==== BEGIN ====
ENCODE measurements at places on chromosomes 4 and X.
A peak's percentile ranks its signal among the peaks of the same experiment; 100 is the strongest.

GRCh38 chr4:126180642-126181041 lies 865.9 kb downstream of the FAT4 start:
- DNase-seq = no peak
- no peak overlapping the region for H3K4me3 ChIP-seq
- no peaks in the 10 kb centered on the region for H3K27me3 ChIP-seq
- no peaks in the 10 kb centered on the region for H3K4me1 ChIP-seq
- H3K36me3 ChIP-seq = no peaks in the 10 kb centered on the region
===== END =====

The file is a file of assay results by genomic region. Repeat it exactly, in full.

ENCODE measurements at places on chromosomes 4 and X.
A peak's percentile ranks its signal among the peaks of the same experiment; 100 is the strongest.

GRCh38 chr4:126180642-126181041 lies 865.9 kb downstream of the FAT4 start:
- DNase-seq = no peak
- no peak overlapping the region for H3K4me3 ChIP-seq
- no peaks in the 10 kb centered on the region for H3K27me3 ChIP-seq
- no peaks in the 10 kb centered on the region for H3K4me1 ChIP-seq
- H3K36me3 ChIP-seq = no peaks in the 10 kb centered on the region